The toxic New York site has contaminated the public water supply
The U.S. Environmental Protection Agency (EPA) has finalized its plan to demolish a building, dig up contaminated soil and sediment and treat the groundwater at the Crown Cleaners of Watertown Inc. Superfund site in Herrings, N.Y.
Researchers found that solar disinfection coupled with lime juice removed harmful bacteria “significantly” faster than solar disinfection alone
A team of researchers from the Johns Hopkins Bloomberg School of Public Health and the Johns Hopkins School of Medicine found that adding lime juice to water that is treated with a solar disinfection method removed detectable levels of harmful bacteria such as E. coli significantly faster than solar disinfection alone.
The results are featured in the April 2012 issue of American Journal of Tropical Medicine and Hygiene.
Court dismissed lawsuit that sought to stop a metropolitan water district from adding hydrofluosilicic acid to its public drinking water
On April 10, Judge Janis L. Sammartino granted the Metropolitan Water District of Southern California's motion to dismiss a lawsuit seeking to stop it from adding hydrofluosilicic acid to public drinking water for the purpose of fluoridation.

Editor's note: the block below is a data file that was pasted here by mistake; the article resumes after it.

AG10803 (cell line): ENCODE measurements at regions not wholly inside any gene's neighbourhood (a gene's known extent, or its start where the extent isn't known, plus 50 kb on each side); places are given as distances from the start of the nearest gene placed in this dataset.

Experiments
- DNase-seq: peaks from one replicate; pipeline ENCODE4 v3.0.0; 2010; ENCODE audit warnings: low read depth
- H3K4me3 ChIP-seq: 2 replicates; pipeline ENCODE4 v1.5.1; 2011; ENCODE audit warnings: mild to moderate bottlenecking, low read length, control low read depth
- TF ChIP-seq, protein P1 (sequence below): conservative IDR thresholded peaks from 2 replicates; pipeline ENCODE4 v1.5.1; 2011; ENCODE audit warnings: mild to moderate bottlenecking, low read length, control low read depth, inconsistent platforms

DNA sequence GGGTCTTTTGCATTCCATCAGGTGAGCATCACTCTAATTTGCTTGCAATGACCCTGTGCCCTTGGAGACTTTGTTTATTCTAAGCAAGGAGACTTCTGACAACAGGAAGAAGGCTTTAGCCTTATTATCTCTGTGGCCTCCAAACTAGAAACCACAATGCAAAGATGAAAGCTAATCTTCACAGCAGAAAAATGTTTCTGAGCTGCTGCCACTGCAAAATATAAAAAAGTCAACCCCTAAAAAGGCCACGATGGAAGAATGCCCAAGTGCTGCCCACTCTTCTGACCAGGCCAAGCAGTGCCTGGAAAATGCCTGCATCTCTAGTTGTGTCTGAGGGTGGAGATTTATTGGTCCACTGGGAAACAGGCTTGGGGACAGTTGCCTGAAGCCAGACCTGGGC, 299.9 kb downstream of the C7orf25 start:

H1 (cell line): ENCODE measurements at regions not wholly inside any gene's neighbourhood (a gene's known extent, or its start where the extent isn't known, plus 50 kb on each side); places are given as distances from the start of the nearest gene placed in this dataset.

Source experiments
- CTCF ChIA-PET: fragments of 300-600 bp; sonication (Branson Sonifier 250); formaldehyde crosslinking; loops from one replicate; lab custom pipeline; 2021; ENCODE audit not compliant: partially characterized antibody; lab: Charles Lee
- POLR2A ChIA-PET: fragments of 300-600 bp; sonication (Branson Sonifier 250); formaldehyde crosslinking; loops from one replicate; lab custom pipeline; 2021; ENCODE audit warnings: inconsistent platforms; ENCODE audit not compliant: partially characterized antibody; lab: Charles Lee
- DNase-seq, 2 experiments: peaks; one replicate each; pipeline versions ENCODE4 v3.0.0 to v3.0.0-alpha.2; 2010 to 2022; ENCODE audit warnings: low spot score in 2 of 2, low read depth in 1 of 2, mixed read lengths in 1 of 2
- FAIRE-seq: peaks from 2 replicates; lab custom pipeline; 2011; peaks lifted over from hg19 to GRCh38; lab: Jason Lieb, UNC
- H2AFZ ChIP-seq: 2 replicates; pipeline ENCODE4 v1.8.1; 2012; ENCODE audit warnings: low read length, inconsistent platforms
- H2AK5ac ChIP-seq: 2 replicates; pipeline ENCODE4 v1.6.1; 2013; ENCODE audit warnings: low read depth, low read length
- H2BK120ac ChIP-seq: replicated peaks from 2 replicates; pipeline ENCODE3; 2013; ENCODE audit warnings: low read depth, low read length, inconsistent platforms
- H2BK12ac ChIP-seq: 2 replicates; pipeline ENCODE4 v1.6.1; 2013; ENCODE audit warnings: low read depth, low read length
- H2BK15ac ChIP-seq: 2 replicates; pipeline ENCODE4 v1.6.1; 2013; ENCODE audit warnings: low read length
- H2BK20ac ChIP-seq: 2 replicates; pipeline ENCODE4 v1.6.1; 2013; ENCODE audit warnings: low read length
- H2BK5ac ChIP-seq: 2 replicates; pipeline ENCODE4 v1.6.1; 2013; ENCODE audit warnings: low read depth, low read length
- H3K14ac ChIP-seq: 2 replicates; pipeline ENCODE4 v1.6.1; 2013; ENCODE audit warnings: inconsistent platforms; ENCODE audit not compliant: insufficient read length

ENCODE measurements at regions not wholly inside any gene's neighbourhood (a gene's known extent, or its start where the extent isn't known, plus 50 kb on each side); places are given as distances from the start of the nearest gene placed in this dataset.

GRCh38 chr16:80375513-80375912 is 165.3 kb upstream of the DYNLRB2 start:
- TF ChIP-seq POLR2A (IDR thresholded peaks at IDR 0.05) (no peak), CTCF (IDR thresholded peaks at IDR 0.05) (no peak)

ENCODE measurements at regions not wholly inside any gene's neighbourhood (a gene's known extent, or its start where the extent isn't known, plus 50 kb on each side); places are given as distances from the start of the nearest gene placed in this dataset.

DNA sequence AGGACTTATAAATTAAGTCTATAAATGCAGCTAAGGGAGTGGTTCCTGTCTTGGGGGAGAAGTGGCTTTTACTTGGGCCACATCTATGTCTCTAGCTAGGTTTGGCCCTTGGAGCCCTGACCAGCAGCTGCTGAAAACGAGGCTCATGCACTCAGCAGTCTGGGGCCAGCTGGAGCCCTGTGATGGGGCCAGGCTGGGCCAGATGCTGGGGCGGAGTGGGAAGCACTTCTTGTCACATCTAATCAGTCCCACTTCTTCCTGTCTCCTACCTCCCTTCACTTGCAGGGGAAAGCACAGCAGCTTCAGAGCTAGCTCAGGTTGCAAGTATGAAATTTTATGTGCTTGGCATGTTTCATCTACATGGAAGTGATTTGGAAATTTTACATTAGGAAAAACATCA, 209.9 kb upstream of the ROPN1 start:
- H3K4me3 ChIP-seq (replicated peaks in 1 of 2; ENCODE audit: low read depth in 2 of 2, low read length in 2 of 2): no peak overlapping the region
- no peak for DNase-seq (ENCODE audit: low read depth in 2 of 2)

Literature and popular press are full of articles about the coming water shortage. While there are a myriad of options and technologies available to conserve, collect and recycle water, there is one source that has been available for as long as water itself: rainwater.
Rainwater harvesting and reuse is developing into a good market for water treatment professionals. Depending on the end use of the captured water, different levels of treatment will be required, creating a good place for water specialists to offer their expertise in treatment system design and installation.
Political and economic barriers impede growth of rainwater harvesting
In case you hadn’t noticed, the water business has become a booming field in almost all applications where water is used. This has created a growing shortage of technical people needed to design, build, upgrade, operate and service the required water treatment systems, both new and old. The problem is that few colleges teach water treatment-related technology. This may be because the technologies of water treatment cross curricula lines. So where will the new generation of talent come from? The workers may come from several sources.
How a trade show can work for you
WQA Aquatech USA 2007 offers attendees valuable information and insight into the water treatment industry future
WQA Aquatech USA 2007 show preview
The flood-related consequences following Hurricane Katrina have had a devastating impact on water and wastewater operations in the city of New Orleans as well as the Gulf Coast region.
How the water and wastewater industry is helping the city of New Orleans and the Gulf Coast region rebound from Hurricane Katrina